Thursday, October 29, 2009

Pugnacious Stupidity

Jay Nordlinger's Impromptus today,. but the bolding is mine:
My particular contribution is a piece on an interesting, maddening case: Nurre v. Whitehead. What is this? Well, in Washington State, there is a high school named for Scoop Jackson — Henry M. Jackson High School, in Mill Creek, outside of Everett. The school had had a little tradition, whereby the wind ensemble got to play a piece of its choice at graduation. But in 2006, there was a problem: The ensemble wanted to play Franz Biebl’s Ave Maria. And the superintendent of schools said no: because playing this piece — even in a strictly instrumental version, no words — would constitute an “endorsement” of religion.

If you think this is bizarre, you are not alone.

A student in the ensemble, Kathryn Nurre, sued. And the case went to the federal district court in Seattle and then to the Ninth Circuit Court of Appeals. The student lost, and the school superintendent won, in each court. The student’s backers are hoping that the Supreme Court will hear the case and rebuke the lower courts, providing clear and sane guidelines. The Ninth Circuit has a happy tradition of being overturned. And they are a little funny when it comes to religion — these are the people, remember, who banned the Pledge of Allegiance, for a time (because of “under God”).

I will not rehash the Nurre case in Impromptus — you can read about it in NR — but I’d like to say a few additional words. Biebl’s Ave Maria is less known than Schubert’s, or the one Gounod made from the Bach prelude. But it is an extraordinary, beautiful, transcendent piece. In 1964, Biebl wrote it for a choir of firemen in Munich. (Fire departments were different, long ago and far away.) It eventually made its way to our shores, picked up and spread by Chanticleer, the a cappella group from San Francisco. It is their signature encore. Audiences wait for it and do not want to leave without it. Robert Shaw also recorded it, with his Chamber Singers.

If you don’t know this piece, you’ll want to treat yourself to it.

I also want to highlight the dissent by Milan Smith. He was on the three-judge panel for the Ninth Circuit, and that vote was 2 against 1 — with Smith being the 1, of course. Just listen for a second:

I am concerned that, if the majority’s reasoning on this issue becomes widely adopted, the practical effect will be for public school administrators to chill — or even kill — musical and artistic presentations by their students . . . where those presentations contain any trace of religious inspiration, for fear of criticism by a member of the public, however extreme that person’s views may be.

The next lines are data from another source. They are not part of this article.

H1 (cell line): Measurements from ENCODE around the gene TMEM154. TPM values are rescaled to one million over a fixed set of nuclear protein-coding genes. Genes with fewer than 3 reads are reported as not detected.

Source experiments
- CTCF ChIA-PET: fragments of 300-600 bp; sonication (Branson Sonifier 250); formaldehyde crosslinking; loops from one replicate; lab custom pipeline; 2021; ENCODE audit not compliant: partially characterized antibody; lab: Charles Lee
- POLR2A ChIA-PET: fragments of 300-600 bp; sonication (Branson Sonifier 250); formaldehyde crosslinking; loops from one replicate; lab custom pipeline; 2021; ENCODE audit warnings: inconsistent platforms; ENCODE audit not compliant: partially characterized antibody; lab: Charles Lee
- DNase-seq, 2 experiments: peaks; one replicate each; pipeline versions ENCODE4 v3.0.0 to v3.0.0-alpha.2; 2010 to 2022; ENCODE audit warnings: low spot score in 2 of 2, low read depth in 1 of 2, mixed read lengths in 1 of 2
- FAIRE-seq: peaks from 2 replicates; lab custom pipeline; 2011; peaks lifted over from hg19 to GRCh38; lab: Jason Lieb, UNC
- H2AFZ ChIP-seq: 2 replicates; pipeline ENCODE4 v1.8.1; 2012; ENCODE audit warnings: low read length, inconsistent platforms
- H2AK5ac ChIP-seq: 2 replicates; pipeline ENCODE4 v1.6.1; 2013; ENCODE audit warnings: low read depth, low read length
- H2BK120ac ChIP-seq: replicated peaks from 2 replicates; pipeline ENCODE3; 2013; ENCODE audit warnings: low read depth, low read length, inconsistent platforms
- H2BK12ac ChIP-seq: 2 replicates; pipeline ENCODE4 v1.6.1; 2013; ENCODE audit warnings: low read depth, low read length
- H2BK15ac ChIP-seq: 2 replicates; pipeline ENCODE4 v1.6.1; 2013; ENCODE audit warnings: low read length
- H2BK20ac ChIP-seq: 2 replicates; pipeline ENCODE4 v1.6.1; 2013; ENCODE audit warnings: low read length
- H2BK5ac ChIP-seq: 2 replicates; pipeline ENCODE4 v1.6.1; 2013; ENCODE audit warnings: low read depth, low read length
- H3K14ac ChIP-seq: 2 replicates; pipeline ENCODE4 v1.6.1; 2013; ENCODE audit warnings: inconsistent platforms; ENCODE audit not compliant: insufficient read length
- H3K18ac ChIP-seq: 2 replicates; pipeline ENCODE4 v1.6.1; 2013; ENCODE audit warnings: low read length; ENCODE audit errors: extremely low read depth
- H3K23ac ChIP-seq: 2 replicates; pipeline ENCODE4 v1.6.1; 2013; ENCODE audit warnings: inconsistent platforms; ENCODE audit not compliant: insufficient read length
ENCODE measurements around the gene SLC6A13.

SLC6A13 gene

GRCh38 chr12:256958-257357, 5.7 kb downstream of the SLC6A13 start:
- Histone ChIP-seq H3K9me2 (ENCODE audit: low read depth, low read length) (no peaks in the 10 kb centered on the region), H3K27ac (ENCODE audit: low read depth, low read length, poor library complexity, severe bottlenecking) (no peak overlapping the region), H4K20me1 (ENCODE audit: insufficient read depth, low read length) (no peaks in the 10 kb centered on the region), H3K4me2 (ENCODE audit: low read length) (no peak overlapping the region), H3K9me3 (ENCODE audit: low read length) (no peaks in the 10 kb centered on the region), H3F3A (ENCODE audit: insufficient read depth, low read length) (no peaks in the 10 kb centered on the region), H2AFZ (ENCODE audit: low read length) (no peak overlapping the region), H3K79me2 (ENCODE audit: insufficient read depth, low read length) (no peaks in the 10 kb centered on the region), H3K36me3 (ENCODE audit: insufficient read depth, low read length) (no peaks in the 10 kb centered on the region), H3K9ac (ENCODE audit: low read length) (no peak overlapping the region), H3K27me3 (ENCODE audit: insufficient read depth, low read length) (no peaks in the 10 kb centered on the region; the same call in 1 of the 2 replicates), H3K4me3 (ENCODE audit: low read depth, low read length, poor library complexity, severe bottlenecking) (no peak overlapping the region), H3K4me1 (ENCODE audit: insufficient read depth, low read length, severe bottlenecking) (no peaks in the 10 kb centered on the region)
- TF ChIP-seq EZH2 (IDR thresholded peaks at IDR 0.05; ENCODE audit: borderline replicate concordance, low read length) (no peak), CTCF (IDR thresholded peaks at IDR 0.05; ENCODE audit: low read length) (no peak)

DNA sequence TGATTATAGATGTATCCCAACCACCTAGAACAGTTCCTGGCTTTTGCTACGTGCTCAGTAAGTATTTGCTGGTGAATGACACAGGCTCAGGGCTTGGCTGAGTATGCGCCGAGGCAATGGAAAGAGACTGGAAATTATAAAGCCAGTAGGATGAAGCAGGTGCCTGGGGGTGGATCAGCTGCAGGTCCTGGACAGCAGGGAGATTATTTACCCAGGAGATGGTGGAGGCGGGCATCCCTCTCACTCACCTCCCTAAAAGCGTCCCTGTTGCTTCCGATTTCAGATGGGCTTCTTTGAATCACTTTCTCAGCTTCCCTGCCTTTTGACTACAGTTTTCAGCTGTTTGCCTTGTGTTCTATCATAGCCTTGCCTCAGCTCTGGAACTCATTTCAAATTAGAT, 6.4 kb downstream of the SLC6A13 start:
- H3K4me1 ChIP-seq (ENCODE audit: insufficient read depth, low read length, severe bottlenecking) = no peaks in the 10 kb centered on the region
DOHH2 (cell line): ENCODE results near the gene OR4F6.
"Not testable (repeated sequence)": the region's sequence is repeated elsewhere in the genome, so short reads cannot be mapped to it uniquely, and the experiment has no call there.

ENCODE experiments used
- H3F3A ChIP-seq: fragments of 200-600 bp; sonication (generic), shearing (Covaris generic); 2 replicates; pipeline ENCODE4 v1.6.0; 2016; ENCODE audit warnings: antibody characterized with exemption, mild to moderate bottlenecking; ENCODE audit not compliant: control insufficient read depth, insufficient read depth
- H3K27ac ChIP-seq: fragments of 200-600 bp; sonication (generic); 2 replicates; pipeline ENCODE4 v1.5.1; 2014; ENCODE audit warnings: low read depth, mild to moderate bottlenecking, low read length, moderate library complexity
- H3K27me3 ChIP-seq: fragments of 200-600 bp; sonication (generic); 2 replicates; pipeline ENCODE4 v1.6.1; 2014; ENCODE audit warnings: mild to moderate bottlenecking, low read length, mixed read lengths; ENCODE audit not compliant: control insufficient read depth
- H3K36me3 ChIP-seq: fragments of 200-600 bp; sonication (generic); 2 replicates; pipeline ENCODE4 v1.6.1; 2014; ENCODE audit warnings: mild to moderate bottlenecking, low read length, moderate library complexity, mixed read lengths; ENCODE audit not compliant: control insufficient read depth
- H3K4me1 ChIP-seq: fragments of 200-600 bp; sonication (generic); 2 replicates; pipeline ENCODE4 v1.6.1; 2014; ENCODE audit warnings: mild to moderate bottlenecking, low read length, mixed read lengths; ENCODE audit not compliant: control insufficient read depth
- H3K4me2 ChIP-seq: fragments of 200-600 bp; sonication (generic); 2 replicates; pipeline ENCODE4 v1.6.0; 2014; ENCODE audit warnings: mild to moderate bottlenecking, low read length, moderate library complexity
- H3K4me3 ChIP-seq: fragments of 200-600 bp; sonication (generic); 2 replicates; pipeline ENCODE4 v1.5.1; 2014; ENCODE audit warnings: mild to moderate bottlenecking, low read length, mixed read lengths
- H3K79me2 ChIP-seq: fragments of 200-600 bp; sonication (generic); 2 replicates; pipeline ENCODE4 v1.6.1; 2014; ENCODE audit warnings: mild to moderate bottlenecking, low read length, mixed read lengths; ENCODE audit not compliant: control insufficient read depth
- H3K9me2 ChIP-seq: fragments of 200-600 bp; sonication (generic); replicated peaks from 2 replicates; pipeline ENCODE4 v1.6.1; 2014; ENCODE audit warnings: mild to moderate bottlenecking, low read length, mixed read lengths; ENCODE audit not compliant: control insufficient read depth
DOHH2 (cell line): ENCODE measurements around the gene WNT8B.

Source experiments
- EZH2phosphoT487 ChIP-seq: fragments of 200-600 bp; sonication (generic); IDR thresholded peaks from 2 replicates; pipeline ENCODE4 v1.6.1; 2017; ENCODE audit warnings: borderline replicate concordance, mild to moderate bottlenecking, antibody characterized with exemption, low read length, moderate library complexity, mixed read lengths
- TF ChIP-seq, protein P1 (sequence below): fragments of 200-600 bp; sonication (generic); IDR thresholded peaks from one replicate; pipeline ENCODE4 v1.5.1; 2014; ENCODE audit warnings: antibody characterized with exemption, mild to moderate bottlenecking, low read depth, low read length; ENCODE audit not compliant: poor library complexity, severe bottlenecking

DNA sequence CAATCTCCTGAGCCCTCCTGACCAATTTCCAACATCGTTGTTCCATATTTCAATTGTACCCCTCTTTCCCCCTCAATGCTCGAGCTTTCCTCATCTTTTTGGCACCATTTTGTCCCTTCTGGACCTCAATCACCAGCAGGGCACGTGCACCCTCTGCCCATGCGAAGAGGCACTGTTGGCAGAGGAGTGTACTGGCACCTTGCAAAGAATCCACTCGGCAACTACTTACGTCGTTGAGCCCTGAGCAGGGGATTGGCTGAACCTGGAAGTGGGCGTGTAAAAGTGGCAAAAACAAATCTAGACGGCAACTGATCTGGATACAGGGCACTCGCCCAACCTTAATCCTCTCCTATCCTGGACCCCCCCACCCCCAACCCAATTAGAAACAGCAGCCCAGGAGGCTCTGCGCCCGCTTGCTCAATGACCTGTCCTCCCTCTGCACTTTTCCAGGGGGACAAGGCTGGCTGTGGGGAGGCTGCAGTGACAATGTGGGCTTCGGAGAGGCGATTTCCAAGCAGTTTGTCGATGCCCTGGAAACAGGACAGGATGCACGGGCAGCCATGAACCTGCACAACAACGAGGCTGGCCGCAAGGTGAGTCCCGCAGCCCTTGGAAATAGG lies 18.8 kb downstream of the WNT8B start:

The First Amendment neither requires nor condones such a result. The taking of such unnecessary measures by school administrators will only foster the increasingly sterile and hypersensitive way in which students may express themselves . . . and hasten the retrogression of our young into a nation of Philistines, who have little or no understanding of our civic and cultural heritage.
In my NR piece, I talk a little about the nature of music. The school superintendent admitted that she didn’t know what the words “Ave Maria” meant. (They have to do with a football pass.) But she knew they related to religion, and that’s why she felt she needed to block the piece. She did not want the title printed in the graduation program. In my article, I ask, What if the wind ensemble had said the piece was called something else — not “Ave Maria,” but “Against the Despoliation of the Earth,” or “The Peace of Islam,” or “Ode to Obama”? Would that have been all right?
The school superintendent didn't know what "Ave Maria" meant, but she knew it was religious and therefore, wrong. This is a woman in charge of the education of thousands of children - she sounds like she shouldn't be entrusted with a janitor's mop.

And Nordlinger follows with this observation:
Finally, want to share with you a note from a friend of mine: “At my kids’ school, the singing of ‘Silent Night’ was censored by the music teacher, with humming over the ‘offensive’ parts. So the carol came out, ‘Silent night, mmmm, mmm, mmm, mmmm / All is calm, all is bright / Mmmm mmm mmmmmmm . . . You get the point.” I do. And it is a revolting point. Besides which, said my friend, other songs are not censored: not Native American chants to the Great Spirit, not Kwanzaa songs, not Hanukah songs, not odes to the Norse gods — just the Christian ones.